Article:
By now, you have heard the news that a vote will be taken on a bi-partisan deal to address the nation’s debt and deficit. While it took them almost to the deadline, party leaders in both the House and Senate have agreed with the White House on a deal to raise the debt ceiling, to cut spending levels and create a new bipartisan “supercommittee” that will recommend further deficit reductions to areas like military spending and other polarizing areas in the budget.
Though neither left or right is pleased with the bill, each side seems confident they can rally the votes in their parties needed to get the bill passed tonight.
Even as both sides have said the negotiations were more important than politics, it is clear that this debate will weigh on the minds of voters heading into the next election cycle. As such, President Obama took to his campaign site posting a videa explaining to supporters the details of the proposed deal.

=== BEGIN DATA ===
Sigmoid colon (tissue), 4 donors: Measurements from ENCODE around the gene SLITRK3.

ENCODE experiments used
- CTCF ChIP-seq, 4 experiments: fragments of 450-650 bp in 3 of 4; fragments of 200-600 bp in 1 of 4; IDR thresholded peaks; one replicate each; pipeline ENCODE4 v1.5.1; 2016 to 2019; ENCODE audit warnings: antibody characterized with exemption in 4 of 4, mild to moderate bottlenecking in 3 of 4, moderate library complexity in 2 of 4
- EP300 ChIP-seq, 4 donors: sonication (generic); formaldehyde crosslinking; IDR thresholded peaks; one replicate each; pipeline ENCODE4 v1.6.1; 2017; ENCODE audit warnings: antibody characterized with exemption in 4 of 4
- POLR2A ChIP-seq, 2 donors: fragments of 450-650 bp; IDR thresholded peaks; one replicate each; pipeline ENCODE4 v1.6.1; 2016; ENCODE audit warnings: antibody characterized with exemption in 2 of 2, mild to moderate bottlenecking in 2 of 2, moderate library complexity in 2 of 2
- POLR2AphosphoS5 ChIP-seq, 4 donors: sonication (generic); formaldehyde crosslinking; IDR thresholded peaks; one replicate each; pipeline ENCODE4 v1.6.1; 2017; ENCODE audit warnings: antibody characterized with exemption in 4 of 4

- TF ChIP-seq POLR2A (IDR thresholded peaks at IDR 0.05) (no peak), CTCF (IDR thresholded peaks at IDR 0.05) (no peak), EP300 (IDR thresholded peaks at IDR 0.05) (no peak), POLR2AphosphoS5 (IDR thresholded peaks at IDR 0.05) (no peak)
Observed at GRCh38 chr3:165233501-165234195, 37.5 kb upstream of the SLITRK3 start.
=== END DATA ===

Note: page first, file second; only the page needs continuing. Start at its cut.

In today’s New York Times, Jeff Zeleny raises a point that has many Democrats too worried to celebrate the Debt deal as a political victory. He writes:
“The president can no longer make the argument that he has changed the way Washington works — Mr. Obama’s Washington, in fact, has looked even worse than previous eras — but his advisers hope he will still come across as the more reasonable alternative, and the only way to put a check on a conservative movement seeking a wholesale redefinition of the proper role of government. Mr. Obama offered a preview of that message in his brief remarks Sunday evening, saying it was time to ‘end the crisis that Washington imposed on the rest of America.’”
Do you agree with Zeleny’s assessment of what the debt deal will mean to President Obama’s 2012 run? Do you think the proposed deal is a true solution or just another Congressional delay in dealing with the nation’s debt?